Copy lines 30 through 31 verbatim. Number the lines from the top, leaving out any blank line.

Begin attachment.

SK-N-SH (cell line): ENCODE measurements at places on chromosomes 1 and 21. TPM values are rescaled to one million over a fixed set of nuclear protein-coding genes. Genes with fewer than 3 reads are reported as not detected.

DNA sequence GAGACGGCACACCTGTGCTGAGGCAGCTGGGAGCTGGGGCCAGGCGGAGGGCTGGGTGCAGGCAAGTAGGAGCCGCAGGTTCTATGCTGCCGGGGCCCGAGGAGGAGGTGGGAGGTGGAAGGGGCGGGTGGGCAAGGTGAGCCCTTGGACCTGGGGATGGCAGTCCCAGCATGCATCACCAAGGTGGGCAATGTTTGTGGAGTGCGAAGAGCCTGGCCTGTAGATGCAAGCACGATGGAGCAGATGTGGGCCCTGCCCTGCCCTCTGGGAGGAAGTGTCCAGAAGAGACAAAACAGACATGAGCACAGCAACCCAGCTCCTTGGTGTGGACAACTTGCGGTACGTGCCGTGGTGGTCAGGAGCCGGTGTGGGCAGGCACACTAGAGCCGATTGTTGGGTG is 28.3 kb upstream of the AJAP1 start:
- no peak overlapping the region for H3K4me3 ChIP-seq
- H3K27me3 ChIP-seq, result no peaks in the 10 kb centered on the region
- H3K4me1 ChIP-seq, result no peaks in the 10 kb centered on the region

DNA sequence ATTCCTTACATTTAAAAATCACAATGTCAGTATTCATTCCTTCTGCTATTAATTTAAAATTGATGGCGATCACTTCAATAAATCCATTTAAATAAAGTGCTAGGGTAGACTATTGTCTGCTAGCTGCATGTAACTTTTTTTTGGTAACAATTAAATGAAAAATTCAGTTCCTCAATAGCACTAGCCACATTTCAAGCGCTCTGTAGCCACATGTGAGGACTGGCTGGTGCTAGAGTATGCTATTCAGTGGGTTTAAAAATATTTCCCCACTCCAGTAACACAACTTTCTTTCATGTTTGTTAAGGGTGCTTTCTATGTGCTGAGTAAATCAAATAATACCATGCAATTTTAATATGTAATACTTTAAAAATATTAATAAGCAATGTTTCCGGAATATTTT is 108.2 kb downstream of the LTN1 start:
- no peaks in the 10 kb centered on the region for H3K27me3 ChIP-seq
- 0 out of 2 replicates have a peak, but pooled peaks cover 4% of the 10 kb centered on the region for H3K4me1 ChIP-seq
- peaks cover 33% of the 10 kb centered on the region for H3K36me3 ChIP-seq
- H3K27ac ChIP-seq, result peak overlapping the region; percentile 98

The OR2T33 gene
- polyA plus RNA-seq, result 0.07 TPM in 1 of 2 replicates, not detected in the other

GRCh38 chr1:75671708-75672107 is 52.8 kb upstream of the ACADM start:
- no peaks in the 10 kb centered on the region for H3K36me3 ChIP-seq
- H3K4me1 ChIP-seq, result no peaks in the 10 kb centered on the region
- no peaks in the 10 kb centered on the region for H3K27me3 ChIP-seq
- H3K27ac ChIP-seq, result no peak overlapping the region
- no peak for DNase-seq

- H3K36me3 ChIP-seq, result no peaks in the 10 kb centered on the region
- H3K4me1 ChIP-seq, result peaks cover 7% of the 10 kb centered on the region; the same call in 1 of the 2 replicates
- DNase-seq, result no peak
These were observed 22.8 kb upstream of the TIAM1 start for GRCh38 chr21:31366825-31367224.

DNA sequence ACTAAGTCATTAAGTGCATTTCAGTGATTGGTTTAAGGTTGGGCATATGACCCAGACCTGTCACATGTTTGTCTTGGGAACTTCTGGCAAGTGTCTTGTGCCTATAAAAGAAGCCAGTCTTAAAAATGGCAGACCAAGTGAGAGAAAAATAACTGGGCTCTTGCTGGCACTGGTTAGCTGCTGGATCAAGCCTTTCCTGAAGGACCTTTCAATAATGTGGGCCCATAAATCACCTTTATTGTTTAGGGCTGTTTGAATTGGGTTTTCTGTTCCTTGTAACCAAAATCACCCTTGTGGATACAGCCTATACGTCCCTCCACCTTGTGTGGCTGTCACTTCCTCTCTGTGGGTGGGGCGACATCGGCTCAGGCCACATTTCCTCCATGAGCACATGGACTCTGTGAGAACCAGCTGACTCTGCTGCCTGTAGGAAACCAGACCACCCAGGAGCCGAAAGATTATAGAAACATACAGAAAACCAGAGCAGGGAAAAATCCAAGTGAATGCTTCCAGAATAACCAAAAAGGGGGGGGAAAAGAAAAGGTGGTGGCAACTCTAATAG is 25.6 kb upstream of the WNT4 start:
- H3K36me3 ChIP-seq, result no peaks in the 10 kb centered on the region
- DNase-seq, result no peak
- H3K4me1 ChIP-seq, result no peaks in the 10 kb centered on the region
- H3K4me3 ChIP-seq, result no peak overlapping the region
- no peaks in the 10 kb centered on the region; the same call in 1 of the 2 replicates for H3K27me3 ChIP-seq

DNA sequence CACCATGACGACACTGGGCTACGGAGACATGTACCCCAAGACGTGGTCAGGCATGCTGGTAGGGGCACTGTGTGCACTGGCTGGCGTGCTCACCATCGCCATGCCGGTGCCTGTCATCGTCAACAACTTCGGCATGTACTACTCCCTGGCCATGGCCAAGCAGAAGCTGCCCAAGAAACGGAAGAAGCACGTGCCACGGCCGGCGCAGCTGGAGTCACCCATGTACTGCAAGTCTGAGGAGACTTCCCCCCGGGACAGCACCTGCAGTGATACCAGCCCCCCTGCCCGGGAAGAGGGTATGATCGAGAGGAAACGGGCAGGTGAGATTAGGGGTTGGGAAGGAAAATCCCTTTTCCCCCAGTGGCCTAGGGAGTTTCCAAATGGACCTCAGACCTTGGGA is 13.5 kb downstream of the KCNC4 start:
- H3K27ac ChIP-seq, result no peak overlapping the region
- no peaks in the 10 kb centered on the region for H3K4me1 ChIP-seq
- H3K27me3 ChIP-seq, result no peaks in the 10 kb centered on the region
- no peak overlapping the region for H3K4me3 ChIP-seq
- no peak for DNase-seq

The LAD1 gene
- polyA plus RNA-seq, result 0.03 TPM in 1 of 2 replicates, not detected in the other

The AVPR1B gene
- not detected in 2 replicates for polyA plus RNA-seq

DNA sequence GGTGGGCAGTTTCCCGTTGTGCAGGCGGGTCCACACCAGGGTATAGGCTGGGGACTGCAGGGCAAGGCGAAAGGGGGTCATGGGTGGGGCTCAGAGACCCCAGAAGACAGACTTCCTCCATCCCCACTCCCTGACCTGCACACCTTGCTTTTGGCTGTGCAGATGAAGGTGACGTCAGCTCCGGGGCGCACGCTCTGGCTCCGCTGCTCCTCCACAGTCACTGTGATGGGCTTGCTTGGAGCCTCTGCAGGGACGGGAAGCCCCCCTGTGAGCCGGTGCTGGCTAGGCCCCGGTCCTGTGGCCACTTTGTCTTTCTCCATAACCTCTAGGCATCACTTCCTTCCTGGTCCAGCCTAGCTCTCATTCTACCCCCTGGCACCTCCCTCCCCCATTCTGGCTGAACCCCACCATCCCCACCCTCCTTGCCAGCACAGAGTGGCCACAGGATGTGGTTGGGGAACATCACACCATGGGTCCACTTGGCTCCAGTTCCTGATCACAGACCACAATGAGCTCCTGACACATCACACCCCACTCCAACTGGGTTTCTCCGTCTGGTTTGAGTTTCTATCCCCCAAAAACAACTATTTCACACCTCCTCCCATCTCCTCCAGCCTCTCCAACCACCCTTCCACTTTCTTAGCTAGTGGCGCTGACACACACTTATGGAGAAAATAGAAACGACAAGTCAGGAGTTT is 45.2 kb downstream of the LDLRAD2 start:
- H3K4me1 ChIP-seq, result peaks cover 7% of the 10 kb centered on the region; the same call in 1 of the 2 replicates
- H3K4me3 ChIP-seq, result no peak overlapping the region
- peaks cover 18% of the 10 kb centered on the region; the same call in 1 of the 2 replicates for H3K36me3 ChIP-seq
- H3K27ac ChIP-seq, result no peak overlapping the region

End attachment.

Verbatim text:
- H3K27ac ChIP-seq, result no peak overlapping the region
- no peaks in the 10 kb centered on the region for H3K4me1 ChIP-seq